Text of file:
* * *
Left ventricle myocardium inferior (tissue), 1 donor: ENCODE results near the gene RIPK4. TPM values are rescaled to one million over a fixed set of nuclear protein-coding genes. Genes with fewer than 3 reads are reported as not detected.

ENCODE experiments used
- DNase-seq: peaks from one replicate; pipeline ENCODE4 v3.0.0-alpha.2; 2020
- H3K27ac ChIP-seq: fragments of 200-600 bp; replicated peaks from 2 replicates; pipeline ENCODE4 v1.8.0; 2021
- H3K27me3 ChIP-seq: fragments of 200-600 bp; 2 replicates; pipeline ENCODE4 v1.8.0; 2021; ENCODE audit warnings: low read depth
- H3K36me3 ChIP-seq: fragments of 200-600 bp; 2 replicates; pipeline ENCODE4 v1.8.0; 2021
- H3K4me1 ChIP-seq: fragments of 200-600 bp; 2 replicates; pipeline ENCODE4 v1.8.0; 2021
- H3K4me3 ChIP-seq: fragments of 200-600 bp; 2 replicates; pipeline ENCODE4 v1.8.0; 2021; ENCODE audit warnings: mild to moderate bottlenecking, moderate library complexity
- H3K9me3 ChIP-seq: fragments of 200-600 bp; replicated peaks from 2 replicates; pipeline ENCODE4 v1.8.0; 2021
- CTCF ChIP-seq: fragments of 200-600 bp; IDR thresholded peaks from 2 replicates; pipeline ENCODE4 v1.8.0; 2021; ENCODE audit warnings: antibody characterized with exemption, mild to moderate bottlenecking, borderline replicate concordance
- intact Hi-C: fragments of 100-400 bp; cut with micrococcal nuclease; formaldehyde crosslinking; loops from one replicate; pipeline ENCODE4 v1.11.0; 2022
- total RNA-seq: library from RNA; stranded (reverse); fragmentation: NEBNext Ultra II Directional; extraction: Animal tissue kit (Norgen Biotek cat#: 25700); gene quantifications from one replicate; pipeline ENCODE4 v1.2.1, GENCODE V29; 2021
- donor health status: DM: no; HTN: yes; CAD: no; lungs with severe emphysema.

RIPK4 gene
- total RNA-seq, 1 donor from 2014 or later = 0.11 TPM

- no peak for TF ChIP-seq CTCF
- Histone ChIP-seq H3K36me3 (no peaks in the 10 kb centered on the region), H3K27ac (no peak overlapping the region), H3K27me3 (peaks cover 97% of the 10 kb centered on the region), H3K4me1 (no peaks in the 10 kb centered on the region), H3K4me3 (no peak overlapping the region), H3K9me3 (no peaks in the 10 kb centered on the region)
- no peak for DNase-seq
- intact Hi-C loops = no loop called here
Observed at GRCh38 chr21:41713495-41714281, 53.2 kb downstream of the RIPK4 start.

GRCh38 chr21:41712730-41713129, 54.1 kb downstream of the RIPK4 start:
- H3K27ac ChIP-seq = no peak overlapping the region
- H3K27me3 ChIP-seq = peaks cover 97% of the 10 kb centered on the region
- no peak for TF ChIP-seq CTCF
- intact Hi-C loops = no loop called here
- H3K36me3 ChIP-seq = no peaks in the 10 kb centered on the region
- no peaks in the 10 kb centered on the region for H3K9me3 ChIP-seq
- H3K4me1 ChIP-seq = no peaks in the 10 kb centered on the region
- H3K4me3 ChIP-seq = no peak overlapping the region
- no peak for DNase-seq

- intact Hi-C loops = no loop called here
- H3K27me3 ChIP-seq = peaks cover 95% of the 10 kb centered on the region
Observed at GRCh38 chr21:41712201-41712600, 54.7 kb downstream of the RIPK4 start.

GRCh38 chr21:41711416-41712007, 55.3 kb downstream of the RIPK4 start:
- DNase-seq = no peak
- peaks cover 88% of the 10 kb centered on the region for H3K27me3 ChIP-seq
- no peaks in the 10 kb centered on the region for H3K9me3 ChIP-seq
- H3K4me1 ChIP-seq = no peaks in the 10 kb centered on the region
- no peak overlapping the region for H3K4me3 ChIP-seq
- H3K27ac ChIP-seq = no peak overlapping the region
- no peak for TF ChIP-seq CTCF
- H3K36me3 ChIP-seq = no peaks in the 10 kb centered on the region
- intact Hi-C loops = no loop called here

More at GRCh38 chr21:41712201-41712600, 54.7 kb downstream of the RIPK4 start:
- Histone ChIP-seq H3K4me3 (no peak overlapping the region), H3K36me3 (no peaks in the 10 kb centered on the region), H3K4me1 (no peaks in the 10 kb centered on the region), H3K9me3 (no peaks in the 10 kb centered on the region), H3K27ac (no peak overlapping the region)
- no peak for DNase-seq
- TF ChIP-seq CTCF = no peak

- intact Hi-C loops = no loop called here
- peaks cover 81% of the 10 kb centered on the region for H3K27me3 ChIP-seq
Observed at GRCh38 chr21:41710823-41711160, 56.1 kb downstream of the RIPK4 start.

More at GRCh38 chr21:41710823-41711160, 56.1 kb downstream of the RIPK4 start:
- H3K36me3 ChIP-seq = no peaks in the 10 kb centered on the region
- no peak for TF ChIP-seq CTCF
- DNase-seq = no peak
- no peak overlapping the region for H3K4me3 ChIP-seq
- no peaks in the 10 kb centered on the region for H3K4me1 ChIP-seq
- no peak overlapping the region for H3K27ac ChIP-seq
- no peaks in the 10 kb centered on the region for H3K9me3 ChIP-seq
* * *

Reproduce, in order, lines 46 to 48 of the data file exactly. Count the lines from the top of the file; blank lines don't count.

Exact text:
- no peak for DNase-seq
- TF ChIP-seq CTCF = no peak

- intact Hi-C loops = no loop called here